You will permit me to postpone the conclusion to my previous article on Church-State relations in the Philippines in order to make way for this short column on an underrated Albayano cultural patrimony. With the beginning of the Misas de Aguinaldo, both at dawn (Misa de Gallo on 16 December) and at nighttime (Simbang Gabi on 15 December), choristers and faithful in Albay are again awakened by the somberly festive melodies of the Misa Pastorela Bicolana composed by the late Wilfreda Raquid, music professor and liturgical composer. Raquid composed her pastorela sometime in the early 1970s when the liturgical reforms of the Second Vatican Council (1962-1965) were being implemented in the Diocese of Legazpi, then under the tutelage of the dynamic translator and poet Teotimo Pacis, CM (1969-1980). “Filipino liturgical music” was defining itself during this period, with the Tagalogs having Eduardo Hontiveros, SJ and the Cebuanos, Rodolfo Villanueva. It was in the Diocese of Legazpi that the Bicolano translations of liturgical and biblical texts emerged, growing together with liturgical music under the magisterial batons of Raquid and Everardo Nery Napay, among others.

Although “Filipino” in every sense of the term, it must be categorically accepted that liturgical music in the Philippines after Vatican II is saturated with Hispanic influence. The pastorela itself evolved from being songs of the troubadours (the French pastourelle) of the medieval period to a Christmas re-enactment of the shepherd’s search for the Christ child in Spain and colonial Mexico (the equivalent is our local pastores). In Spain and its territories, the musical settings used for Masses of Christmas became known as the Misa Pastorela, finding its way to the Philippines through the Spanish clergy. As a matter of fact, even before the Vatican II, liturgical music in the Philippines was already inculturated, albeit in Spanish terms which Filipinos themselves assimilated and localised.

Raquid’s Misa Pastorela is comprised of the following: Kagurangnan, Maherak Ka (Kyrie), Pag-omawon (Gloria), Minatubod (Credo), Banal (Sanctus), and Cordero nin Dios (Agnus Dei). As with all pastorelas and villancicos, Raquid’s is in 6/8 time (other composers would do it in 3/4 time). What makes the composition unique and interesting is the use of the C minor scale for a supposedly joyful Christmas theme. The haunting melody of the Kyrie, Sanctus, and Agnus Dei reflects the vogue in Bicolano folk music which belongs to the greater Filipino musical form, the lowland kundiman; the emblematic songs of Bicol (Sarung Banggi, Si Nanay, Si Tatay, Ano Daw Idtong sa Gogon) all employ the minor scale. The theme however modulates to C major, then A minor, and finally A major in the Gloria.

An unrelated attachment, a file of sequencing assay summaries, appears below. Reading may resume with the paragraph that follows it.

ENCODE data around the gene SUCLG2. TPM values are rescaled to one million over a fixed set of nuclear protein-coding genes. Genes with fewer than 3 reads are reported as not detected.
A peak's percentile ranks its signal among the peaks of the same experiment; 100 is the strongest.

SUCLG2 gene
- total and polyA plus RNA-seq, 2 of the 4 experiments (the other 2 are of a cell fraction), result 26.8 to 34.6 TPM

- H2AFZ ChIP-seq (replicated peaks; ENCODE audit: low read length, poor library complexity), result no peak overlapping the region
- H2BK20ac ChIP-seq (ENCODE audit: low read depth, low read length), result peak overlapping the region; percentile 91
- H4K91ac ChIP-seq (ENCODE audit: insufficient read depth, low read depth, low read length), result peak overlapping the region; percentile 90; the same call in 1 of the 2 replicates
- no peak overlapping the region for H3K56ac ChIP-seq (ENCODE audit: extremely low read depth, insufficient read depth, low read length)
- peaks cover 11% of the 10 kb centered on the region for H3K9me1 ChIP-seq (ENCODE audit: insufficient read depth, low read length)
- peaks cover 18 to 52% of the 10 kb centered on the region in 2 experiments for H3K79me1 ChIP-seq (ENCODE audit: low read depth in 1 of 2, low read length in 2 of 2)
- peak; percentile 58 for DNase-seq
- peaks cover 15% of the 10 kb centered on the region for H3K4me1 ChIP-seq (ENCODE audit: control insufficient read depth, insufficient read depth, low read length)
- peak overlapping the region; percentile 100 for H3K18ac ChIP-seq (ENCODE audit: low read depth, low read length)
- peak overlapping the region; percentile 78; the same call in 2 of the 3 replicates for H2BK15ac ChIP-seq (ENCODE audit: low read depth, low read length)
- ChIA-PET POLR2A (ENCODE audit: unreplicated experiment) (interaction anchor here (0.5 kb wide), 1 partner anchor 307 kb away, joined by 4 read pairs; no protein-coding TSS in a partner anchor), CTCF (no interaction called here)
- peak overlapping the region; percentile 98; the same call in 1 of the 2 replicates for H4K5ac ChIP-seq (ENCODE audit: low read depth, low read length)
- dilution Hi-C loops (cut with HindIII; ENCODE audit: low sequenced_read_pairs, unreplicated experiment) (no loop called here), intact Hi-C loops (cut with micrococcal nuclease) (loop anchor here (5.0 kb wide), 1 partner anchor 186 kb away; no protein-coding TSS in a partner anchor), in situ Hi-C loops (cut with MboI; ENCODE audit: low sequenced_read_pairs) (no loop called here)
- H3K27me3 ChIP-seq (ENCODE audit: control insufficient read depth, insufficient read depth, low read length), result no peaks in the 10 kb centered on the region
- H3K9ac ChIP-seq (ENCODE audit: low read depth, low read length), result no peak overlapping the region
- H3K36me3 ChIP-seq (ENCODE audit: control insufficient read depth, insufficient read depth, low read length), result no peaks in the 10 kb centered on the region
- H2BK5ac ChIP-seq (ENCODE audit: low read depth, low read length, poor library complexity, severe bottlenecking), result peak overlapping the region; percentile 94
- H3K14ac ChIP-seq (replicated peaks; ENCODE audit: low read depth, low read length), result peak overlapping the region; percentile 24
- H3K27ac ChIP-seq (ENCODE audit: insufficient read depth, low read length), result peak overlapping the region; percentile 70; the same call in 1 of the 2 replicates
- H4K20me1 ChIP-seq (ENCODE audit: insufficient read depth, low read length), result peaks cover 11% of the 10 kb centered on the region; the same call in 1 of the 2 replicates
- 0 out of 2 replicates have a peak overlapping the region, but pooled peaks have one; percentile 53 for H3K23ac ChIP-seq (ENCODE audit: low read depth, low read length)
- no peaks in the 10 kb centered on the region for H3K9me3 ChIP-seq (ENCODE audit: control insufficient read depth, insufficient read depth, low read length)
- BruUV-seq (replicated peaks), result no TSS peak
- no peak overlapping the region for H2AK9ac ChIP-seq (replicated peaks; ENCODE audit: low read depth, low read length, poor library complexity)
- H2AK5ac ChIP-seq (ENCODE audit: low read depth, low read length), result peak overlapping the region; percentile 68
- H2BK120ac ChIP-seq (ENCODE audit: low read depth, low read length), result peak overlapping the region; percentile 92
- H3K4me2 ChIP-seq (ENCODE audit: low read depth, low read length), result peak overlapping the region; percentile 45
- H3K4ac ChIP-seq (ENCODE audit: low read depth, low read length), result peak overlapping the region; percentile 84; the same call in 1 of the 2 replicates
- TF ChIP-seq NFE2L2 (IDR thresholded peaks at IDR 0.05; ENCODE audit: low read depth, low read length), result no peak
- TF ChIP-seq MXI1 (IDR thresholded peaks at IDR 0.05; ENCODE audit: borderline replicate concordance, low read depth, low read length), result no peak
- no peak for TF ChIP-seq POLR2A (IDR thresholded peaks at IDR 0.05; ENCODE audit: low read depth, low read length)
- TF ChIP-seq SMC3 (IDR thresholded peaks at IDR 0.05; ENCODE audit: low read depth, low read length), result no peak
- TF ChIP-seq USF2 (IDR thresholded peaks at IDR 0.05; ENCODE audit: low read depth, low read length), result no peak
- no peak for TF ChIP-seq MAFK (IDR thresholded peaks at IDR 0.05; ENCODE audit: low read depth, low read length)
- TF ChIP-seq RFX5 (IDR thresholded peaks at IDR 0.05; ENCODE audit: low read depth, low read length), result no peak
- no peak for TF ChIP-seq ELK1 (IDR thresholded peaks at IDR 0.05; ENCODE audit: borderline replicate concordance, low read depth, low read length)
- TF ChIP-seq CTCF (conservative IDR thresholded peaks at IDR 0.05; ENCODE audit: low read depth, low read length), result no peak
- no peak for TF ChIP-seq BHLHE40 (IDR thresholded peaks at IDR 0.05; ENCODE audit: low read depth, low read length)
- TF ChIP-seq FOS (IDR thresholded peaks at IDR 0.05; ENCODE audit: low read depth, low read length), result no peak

In itself the Misa Pastorela of Raquid is a mouthful: congregations are often confused when to stop or prolong notes, and choristers and their snotty choir masters dispute on the interpretation of the notation (if Raquid’s original was actually even consulted!). The version in Joroan, for example, can never be replicated in Albay Cathedral, nor can it be sung exactly in Ligao. Moreover, the range in which the Mass was written is way beyond the common range of the regular mass-goer: at one point, everyone must breathe deeply and heavily to reach that second-octave mi flat in the Kyrie. As Raquid was introducing the Misa Pastorela to her music class at Bicol University, one of her erstwhile students, Ramon Manjares (this anecdote is from him), complained: “this is too difficult to sing!” to which the sagacious teacher replied commandingly, “just sing!” (kantaha sana!).

The Misa Pastorela Bicolana can never be sung perfectly as Raquid had written it, but its enduring and endearing presence in the Bicol liturgy, at least in the Diocese of Legazpi, is a testament to its immortality. Yes it is difficult to sing, but whenever the Misas de Aguinaldo commence, her work remains indispensable. The unfortunate revision of the Bicol Missal in 2008 which overhauled the creativity and ontological homogeneity of the first translation made by Pacis did not kill the popularity of Raquid’s pastorela; instead, it was adapted to the new translation, though it became more mouthful than before. Be that as it may, whichever translation will be used, the melody remains. Christmas in Albay is never complete without the Misa Pastorela. In fact, more than all the gimmicks and glamour that politicians and priests do for the holidays, it is the unassuming but heartfelt pastorela that helps draw the faithful to the manger.

Gracious as Mary yet firm as Joseph, humble like the shepherds but triumphant like the angels, Raquid’s pastorela encapsulates feelings and emotions that weave the distant past of the Saviour’s nativity with the present existential questions of the faithful on Christmas midnight. Only music of the highest quality can accomplish this. Only songs of Divine inspiration can be timeless.

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